"It started out about a park, but now it's about everything," someone tweeted in the middle of the night as protesters fought police in Istanbul's Taksim Square.
The events began on Monday morning 28 May, when some 50 protesters stood in front of the bulldozers about to attack the trees in Gezi Park, adjacent to Taksim Square. In the following days, the park was occupied around the clock by youth in affinity with the global Occupy movement and others determined to save one of the city's last green spaces. Prime Minister Recep Tayyip Erdogan had announced that the Ottoman military barracks that once stood on this site would be reconstructed to house a shopping centre and condominiums, alongside a new mosque. The symbolic and provocative nature of his announcement became even more apparent when it came out that he had decided to rip up the trees now and bring in the architects later.
This project represented the intersection of Islamism and the most speculative and monopolistic aspects of Turkish capitalism under Erdogan. The purpose was to demolish a square centred on a monument to Mustafa Kamel Ataturk, who transformed Turkey's shattered Ottoman Empire by founding a secular republic after World War I, and make developers and financiers linked to the prime minister's inner circle even more filthy rich.
At 5 am on Friday 31 May, police attacked. They fired rounds of tear gas into tents with people sleeping in them, including children, sent in bulldozers to roll over everything and set fire to the encampment. Hundreds of protesters, journalists and passers-by were injured. An attempted sit-in was dispersed. Instead of putting an end to the protests, this assault made many thousands of people from all walks of life feel that they had to come to the rescue. Some people chanted, "Thanks, Tayyip, for the wake-up call."
Youth throwing stones and other objects fought back against police in pitched battles that lasted all day and all night. The next day, the police withdrew from the square and protesters closed off the entrances with high barricades built of cobblestones and appropriated police crowd control barriers, street signs and other items. Supporters left their cars and buses to block police access. Nearby apartment dwellers offered their facilities for protesters. The square was turned into a place for political debate, concerts and dancing, a lunch area for curious and supportive office workers, and home away from home for people who came for their first-ever political protest and never left. It acquired a first aid station and a library.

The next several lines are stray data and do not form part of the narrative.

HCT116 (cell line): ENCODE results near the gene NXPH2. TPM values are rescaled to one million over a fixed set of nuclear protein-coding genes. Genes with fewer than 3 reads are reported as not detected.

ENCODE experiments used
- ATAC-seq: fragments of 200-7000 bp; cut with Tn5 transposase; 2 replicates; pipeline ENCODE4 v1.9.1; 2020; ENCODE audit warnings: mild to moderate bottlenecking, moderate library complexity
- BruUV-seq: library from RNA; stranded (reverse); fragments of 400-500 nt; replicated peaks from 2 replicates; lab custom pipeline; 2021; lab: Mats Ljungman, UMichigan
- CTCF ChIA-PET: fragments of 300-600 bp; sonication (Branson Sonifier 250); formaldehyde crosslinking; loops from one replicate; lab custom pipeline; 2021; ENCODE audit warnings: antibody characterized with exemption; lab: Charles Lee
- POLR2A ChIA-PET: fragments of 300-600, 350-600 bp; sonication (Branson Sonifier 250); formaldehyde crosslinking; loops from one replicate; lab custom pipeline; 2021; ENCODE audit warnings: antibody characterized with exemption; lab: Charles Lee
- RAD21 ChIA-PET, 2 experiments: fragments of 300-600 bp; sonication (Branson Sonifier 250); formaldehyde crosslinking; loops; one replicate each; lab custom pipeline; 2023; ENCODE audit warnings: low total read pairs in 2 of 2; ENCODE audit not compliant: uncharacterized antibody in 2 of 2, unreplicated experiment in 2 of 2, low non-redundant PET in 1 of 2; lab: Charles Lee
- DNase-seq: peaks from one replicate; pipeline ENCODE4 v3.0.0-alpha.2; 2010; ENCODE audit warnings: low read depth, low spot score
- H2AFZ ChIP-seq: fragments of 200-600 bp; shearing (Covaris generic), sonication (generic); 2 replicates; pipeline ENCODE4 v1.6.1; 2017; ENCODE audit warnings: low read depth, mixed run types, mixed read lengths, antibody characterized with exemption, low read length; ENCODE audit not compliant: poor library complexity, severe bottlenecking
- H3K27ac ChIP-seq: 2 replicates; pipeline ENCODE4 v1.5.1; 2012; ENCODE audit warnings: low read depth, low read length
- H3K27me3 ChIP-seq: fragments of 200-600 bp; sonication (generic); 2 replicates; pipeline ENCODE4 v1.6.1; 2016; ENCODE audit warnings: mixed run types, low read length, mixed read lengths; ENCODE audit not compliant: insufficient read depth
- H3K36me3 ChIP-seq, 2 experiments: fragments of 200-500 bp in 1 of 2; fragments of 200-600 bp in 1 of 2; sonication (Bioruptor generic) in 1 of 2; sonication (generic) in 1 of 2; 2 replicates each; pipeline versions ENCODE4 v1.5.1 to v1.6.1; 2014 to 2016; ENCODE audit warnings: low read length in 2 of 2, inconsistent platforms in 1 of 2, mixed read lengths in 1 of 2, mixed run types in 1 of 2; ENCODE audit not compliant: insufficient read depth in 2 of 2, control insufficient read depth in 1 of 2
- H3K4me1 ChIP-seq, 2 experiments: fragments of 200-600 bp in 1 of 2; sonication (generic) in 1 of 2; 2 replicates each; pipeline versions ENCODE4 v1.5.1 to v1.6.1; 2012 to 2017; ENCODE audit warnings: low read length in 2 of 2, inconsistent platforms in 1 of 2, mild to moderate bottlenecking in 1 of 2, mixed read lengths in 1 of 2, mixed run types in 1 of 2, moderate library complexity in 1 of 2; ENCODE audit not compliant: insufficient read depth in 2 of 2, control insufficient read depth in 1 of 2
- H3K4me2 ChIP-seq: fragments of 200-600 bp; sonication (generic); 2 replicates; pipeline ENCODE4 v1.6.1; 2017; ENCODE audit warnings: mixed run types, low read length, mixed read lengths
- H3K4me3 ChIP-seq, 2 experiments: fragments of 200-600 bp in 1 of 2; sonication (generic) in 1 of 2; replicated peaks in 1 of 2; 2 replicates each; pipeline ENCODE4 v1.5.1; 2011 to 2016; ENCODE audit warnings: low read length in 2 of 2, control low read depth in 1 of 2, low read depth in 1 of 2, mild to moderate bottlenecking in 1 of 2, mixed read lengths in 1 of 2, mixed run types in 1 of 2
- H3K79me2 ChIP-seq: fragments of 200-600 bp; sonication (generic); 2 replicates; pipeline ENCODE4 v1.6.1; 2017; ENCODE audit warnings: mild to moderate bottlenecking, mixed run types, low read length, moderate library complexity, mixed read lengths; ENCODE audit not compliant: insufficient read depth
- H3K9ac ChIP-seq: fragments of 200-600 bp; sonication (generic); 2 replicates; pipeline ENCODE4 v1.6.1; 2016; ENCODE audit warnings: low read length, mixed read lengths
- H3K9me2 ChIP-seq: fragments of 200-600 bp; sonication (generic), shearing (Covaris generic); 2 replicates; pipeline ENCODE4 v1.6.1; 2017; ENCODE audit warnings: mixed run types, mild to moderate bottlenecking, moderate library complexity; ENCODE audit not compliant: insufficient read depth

Many people didn't come with the intention of fighting but under attack did so anyway. There were jokes on the theme of "Gezi gazzi" – I couldn't help it, I was gassed (drunk), or I was tired but I got gassed up at Gezi.
They were high school and university students and teachers (the universities suspended final exams); artists, architects, city planners and other intellectuals (some of the very first demonstrators); doctors and lawyers (their associations defended the protesters, and many came to help them); slum youth and their parents, many of Kurdish origin; white collar workers and businesspeople; shopkeepers (often handing out lemons and milk to sooth eyes burned by tear gas and pepper gas); pushcart peddlers; and housewives of all backgrounds, including traditional peasant families, some covered, most not. A few days later the two public service union confederations called a two-day strike and their members joined the youth.
Heedless of the protest, the prime minister held the scheduled ceremony inaugurating the construction of a third bridge across the Bosphorus, a project designed to delight real estate and financial speculators and bring the final expulsion of the lower classes and nature itself from that part of the city. Speaking of the Gezi demonstrators, he said, "It doesn't matter what you do. We made a decision and we will follow through with that decision." The bridge, he announced, would be named Yavez (the Great) Sultan Selim, after the sixteenth-century hereditary ruler who made the Ottoman Empire a caliphate (Islamic state), also infamous for the slaughter of members of the Alevi religious minority.
While the main TV channels were broadcasting beauty pageants and cooking shows and ignoring the news, the Twitter hashtag #Direngeziparki became the world's most popular, with 25 million people following it. Erdogan was to label Twitter and other social media "the worst menace to society."
Led by a commandeered construction vehicle originally brought in to demolish the park, youth attacked the Prime Minister's Istanbul offices. Tens of thousands of people from the part of the city on the other side of the Bosphorus confronted police and marched across a bridge normally closed to pedestrians to join the protests.
A late-night aerial video of the city shows lights blinking on and off in solidarity, in apartment buildings stretching far across the city, and everywhere there is the din of people beating pots and pans or banging spoons against street lamps, even in Bulgurlu, considered a stronghold of Erdogan's AKP governing party.
To be continued...
Pix from rawstory.com